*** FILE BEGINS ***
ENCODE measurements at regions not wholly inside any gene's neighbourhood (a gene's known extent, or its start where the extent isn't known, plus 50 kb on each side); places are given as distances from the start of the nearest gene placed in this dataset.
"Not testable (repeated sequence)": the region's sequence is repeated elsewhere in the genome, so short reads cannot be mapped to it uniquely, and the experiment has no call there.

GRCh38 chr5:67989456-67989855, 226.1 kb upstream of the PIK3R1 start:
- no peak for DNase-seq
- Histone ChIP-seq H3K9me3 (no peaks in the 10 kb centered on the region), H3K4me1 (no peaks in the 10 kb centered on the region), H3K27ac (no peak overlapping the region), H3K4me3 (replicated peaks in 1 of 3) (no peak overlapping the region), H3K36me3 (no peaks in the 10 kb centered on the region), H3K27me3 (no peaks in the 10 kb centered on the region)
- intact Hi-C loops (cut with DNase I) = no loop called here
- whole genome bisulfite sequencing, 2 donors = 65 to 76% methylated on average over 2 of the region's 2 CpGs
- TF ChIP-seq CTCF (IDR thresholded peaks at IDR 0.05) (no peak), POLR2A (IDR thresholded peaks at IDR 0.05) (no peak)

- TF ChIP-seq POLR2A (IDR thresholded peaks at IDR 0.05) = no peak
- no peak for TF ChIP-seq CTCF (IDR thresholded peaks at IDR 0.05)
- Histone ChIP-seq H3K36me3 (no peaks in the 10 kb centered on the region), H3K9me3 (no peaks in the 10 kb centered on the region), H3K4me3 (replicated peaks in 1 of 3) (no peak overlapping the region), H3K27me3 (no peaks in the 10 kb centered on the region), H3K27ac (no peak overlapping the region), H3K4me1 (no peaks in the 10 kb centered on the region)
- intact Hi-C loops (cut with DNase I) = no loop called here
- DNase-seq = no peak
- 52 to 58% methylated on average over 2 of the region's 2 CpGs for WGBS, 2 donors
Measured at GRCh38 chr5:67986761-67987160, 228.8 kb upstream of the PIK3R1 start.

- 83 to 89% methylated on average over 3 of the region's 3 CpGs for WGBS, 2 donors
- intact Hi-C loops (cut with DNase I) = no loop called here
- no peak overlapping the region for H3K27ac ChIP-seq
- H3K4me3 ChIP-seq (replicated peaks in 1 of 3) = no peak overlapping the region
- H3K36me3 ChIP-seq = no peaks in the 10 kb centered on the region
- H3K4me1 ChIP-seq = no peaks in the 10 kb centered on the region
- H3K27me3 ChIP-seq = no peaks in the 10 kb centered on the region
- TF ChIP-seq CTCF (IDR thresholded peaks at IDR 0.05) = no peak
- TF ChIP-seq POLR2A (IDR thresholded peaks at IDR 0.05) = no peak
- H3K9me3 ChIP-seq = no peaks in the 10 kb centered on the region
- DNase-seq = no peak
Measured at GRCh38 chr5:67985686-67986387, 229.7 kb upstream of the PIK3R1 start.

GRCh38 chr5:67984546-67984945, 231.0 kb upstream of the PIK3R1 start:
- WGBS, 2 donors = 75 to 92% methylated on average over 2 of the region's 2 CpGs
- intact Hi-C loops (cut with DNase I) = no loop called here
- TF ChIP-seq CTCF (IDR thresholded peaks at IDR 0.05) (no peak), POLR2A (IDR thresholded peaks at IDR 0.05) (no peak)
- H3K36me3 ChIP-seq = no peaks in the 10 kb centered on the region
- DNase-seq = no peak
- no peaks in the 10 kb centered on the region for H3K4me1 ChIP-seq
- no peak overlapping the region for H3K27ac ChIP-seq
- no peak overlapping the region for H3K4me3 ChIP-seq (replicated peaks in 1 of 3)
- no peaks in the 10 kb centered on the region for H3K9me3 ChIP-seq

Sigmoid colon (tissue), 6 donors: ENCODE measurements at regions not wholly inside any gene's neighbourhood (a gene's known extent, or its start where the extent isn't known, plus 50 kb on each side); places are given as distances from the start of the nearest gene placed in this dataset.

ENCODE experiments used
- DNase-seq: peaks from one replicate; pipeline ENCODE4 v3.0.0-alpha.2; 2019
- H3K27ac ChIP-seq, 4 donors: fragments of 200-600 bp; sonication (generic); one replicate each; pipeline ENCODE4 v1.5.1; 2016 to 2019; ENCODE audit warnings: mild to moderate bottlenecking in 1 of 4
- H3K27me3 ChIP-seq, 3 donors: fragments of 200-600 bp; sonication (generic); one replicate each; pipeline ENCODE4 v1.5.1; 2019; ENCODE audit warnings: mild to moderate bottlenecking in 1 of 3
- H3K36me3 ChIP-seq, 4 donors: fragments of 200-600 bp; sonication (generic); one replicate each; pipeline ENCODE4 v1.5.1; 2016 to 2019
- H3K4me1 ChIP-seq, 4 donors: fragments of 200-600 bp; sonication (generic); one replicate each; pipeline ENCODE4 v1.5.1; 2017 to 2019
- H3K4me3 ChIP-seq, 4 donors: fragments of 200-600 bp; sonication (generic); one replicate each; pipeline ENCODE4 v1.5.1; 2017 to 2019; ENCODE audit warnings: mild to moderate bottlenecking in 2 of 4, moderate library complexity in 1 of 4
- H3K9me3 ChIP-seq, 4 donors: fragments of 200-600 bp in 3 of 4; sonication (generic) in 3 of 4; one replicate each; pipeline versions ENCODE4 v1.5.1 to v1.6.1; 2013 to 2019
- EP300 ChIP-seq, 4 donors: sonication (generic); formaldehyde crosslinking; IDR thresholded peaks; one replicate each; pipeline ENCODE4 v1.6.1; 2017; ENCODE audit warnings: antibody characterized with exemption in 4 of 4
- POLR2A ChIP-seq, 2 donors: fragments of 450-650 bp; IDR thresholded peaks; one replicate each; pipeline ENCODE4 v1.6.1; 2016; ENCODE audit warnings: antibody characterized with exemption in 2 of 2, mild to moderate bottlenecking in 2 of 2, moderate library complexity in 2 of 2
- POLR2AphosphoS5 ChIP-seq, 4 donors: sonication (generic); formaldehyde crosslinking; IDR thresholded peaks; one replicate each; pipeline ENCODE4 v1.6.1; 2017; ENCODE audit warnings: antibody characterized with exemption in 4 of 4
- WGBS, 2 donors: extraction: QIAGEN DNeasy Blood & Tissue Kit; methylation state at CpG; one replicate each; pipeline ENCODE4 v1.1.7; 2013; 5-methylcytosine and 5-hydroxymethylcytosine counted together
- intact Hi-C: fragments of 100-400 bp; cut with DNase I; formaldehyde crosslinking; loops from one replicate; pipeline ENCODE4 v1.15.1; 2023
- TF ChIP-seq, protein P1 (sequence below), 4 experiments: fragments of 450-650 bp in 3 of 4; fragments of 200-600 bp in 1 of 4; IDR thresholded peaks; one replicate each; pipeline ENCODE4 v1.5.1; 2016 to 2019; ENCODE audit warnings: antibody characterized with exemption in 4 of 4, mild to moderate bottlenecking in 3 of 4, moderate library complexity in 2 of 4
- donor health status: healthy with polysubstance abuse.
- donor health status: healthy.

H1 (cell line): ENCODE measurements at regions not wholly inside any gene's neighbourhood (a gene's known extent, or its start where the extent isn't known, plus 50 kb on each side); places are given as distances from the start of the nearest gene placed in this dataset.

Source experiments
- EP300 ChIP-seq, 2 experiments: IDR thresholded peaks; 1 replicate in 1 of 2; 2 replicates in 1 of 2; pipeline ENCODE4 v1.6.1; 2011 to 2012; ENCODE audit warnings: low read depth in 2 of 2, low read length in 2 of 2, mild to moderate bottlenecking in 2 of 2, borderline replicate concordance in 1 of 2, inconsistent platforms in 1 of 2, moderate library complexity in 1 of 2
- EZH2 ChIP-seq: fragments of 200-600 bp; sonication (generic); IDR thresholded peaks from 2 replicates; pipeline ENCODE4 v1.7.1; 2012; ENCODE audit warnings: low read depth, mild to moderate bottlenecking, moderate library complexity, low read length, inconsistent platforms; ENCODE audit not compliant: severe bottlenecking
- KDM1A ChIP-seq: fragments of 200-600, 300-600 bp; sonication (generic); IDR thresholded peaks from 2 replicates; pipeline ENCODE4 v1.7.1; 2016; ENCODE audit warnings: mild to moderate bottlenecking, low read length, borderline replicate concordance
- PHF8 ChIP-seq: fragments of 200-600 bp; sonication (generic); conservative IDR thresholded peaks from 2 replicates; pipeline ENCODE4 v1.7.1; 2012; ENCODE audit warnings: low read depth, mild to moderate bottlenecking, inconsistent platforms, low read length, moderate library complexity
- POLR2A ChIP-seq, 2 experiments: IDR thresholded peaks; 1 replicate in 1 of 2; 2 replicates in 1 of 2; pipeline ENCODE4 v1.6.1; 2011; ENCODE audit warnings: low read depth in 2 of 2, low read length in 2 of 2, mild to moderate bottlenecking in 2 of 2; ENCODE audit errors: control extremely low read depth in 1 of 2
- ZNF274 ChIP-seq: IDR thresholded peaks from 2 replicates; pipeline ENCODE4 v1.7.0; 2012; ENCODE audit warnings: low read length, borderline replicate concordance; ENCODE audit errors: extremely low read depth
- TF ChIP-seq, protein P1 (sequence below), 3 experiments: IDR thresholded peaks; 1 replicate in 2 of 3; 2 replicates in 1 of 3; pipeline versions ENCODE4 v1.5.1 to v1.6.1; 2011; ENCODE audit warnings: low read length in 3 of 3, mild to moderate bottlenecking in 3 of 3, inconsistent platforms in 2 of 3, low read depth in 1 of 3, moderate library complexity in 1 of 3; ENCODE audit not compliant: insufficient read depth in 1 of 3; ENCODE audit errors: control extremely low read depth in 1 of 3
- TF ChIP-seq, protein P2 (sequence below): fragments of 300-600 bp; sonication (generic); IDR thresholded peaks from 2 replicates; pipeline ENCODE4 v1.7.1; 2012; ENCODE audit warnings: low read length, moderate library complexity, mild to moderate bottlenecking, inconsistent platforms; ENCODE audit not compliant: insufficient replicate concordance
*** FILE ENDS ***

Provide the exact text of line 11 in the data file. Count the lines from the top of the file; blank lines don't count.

- Histone ChIP-seq H3K36me3 (no peaks in the 10 kb centered on the region), H3K9me3 (no peaks in the 10 kb centered on the region), H3K4me3 (replicated peaks in 1 of 3) (no peak overlapping the region), H3K27me3 (no peaks in the 10 kb centered on the region), H3K27ac (no peak overlapping the region), H3K4me1 (no peaks in the 10 kb centered on the region)